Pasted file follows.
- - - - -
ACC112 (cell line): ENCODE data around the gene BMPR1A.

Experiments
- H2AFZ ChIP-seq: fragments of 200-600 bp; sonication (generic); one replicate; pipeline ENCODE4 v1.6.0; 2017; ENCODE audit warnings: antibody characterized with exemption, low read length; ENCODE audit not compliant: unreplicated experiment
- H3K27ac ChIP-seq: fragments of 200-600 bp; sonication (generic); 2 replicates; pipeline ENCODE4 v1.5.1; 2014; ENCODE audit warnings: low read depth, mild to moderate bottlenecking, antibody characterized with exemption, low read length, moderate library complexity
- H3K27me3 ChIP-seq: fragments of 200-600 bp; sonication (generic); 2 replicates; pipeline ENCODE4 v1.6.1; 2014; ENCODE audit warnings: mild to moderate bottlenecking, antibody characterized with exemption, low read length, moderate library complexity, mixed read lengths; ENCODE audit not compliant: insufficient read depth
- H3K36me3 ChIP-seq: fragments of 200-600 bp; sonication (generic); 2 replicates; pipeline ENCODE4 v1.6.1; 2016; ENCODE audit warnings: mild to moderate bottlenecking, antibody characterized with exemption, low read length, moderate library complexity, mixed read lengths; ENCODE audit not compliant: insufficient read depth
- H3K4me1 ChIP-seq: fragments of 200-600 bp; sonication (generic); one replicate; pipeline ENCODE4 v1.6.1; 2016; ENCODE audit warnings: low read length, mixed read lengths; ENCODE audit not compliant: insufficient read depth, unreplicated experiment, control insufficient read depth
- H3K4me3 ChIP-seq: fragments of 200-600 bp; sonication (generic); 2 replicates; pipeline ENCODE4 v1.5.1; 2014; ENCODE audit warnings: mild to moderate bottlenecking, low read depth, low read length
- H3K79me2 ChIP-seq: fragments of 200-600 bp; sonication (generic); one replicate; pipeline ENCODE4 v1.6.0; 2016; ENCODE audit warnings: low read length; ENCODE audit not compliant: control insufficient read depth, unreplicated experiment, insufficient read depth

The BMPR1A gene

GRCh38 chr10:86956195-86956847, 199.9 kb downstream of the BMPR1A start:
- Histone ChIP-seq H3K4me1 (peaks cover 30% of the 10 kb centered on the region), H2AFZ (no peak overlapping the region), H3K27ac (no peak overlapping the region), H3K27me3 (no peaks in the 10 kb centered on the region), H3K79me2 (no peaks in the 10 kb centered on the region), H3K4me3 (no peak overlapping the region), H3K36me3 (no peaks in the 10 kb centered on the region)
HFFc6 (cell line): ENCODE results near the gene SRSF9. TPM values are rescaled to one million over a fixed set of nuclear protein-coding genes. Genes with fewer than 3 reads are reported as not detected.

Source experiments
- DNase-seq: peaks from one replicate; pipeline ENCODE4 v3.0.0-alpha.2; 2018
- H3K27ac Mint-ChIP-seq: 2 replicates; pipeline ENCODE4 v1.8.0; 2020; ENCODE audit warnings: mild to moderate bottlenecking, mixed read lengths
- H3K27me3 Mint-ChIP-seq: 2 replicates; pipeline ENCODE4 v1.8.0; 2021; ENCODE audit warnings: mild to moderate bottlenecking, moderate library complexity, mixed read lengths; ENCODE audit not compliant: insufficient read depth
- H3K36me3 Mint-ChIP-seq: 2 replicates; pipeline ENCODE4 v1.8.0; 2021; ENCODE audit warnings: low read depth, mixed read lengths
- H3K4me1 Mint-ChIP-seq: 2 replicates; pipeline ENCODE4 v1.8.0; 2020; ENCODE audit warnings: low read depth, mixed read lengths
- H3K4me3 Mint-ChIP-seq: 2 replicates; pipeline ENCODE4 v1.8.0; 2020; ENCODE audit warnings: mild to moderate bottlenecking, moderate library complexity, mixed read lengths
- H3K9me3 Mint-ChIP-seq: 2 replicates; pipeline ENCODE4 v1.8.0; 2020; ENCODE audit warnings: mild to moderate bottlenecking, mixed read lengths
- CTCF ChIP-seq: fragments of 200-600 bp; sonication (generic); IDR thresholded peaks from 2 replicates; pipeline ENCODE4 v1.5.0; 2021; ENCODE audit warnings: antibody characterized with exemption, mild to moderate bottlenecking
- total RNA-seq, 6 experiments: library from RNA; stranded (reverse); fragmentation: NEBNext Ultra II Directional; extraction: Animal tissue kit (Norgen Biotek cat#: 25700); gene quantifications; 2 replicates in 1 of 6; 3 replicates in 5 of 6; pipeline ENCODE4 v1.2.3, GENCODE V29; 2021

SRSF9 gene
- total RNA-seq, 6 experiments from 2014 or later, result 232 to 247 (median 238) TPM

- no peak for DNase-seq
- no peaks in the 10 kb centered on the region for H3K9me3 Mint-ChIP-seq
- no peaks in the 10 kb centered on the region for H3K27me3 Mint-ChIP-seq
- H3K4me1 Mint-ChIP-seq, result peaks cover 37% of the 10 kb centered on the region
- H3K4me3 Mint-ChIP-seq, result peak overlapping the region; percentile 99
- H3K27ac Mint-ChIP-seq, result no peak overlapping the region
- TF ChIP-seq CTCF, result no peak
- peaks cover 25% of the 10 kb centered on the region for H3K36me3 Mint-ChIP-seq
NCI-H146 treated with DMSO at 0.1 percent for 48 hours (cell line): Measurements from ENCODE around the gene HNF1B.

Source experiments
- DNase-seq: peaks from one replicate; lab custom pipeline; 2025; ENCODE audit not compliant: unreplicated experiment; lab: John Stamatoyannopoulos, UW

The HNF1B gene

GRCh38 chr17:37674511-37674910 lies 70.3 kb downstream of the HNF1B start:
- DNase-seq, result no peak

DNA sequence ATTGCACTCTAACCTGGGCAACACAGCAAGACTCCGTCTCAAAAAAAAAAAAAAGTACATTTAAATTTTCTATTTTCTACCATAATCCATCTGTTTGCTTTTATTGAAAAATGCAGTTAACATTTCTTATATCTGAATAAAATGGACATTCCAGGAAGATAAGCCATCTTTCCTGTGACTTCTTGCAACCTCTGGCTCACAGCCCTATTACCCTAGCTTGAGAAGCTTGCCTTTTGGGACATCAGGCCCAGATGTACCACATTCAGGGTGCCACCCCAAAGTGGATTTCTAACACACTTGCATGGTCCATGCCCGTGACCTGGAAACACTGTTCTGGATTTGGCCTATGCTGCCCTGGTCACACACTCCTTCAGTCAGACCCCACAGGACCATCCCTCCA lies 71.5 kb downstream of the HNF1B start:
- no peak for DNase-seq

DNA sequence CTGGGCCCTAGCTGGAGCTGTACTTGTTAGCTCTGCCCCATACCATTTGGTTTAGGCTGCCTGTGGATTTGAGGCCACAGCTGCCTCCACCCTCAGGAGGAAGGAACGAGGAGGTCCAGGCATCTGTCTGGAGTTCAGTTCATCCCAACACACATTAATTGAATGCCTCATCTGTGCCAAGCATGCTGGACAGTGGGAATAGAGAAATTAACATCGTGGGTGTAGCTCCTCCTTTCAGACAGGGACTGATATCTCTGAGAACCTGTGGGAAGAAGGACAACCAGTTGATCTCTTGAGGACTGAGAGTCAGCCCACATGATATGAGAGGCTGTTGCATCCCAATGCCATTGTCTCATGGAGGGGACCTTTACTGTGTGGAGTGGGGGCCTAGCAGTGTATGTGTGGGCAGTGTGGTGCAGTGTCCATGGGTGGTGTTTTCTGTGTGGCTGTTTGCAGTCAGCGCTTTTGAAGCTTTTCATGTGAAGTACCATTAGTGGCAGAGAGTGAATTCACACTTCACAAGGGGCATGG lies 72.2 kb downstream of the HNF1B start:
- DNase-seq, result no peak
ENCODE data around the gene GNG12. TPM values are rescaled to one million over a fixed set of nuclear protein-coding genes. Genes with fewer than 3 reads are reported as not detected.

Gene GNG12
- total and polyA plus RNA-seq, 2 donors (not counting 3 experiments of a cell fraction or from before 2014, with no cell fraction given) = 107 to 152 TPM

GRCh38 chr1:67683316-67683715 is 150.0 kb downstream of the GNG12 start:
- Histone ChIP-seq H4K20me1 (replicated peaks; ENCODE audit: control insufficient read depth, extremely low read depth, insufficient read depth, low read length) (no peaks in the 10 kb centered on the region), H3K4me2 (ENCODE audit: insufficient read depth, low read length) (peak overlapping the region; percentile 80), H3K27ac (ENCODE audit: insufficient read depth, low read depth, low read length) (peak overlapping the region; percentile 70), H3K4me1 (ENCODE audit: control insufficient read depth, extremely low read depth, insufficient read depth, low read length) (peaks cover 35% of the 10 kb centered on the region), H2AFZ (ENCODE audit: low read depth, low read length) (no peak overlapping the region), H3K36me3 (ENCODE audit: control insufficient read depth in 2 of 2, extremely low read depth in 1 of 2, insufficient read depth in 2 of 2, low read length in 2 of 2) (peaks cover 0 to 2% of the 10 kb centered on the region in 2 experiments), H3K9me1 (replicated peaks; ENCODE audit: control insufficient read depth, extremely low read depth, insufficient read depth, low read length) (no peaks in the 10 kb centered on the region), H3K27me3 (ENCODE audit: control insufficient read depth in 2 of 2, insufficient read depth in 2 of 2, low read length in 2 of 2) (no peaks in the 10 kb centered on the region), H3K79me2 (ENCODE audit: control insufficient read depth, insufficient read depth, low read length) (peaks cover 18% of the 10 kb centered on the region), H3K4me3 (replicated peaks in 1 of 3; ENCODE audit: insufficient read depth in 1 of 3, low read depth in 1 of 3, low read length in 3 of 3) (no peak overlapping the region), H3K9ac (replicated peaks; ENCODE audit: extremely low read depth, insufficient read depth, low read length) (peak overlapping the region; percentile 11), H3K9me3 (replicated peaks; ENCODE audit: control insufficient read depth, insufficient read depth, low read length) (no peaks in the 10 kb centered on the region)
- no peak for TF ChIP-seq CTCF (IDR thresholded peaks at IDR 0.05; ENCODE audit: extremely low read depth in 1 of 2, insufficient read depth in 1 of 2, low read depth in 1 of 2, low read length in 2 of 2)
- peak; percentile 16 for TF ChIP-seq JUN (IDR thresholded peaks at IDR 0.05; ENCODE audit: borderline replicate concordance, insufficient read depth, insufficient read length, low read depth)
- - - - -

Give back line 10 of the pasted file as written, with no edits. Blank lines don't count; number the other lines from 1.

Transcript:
The BMPR1A gene